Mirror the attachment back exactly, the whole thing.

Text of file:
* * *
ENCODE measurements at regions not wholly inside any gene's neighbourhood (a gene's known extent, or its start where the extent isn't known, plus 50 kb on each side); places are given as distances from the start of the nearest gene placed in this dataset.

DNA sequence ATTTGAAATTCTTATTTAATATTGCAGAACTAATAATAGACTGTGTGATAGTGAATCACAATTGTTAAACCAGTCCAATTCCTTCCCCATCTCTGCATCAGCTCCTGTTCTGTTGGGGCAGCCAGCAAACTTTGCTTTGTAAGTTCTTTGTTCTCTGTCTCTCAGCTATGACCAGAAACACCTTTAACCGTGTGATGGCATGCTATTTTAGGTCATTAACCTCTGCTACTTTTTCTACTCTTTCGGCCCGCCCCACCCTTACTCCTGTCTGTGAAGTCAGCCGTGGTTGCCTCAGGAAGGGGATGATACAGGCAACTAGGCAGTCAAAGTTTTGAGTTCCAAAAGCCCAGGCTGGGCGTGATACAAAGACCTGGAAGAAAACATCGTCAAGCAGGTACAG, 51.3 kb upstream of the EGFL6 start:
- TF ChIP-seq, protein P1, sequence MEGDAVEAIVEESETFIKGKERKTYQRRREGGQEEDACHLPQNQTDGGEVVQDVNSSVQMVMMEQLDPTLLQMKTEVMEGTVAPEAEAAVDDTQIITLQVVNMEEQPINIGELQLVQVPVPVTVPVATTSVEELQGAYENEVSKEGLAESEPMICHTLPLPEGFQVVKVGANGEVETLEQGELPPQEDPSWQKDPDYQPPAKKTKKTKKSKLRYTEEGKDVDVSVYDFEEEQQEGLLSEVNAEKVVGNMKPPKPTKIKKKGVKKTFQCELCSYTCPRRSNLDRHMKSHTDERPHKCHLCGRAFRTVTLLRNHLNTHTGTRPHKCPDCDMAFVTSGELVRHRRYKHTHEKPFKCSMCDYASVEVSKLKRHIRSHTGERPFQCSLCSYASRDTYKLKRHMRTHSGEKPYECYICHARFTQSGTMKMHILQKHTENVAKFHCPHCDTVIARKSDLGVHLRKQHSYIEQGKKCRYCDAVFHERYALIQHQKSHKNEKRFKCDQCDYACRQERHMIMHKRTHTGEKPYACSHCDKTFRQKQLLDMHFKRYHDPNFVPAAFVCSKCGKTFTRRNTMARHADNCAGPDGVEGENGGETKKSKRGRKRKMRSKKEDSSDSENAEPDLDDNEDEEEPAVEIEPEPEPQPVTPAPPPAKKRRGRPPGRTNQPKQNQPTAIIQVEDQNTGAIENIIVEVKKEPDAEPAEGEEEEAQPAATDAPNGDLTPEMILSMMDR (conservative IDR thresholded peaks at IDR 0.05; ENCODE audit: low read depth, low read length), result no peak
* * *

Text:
ENCODE measurements at regions not wholly inside any gene's neighbourhood (a gene's known extent, or its start where the extent isn't known, plus 50 kb on each side); places are given as distances from the start of the nearest gene placed in this dataset.

DNA sequence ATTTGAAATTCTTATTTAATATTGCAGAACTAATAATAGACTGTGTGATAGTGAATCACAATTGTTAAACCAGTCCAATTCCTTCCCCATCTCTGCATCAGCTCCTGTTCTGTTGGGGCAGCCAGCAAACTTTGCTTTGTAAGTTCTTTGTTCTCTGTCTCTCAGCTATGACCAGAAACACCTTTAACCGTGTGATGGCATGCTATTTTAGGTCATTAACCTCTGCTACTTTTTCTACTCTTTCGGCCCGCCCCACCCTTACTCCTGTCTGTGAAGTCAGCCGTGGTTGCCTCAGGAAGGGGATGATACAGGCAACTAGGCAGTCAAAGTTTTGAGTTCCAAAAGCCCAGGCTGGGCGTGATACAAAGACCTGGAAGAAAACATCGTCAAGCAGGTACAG, 51.3 kb upstream of the EGFL6 start:
- TF ChIP-seq, protein P1, sequence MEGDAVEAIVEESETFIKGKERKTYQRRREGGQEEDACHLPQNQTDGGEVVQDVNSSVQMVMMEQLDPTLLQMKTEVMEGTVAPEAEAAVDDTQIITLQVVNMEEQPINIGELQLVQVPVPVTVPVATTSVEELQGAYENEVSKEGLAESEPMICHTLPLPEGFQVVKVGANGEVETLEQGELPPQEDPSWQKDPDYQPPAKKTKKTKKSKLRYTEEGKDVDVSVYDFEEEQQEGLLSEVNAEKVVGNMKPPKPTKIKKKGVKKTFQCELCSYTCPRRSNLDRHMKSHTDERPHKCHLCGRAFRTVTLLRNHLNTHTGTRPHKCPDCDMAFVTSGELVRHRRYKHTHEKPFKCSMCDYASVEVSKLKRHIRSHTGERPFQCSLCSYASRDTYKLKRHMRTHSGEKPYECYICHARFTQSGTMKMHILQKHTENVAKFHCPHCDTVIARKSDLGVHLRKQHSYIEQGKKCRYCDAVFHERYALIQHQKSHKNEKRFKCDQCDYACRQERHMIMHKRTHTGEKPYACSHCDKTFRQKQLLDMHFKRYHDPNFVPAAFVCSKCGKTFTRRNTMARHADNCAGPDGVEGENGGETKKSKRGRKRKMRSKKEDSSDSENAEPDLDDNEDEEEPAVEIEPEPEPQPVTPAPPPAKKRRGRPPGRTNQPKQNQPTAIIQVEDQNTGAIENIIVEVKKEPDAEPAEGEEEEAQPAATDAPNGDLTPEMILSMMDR (conservative IDR thresholded peaks at IDR 0.05; ENCODE audit: low read depth, low read length), result no peak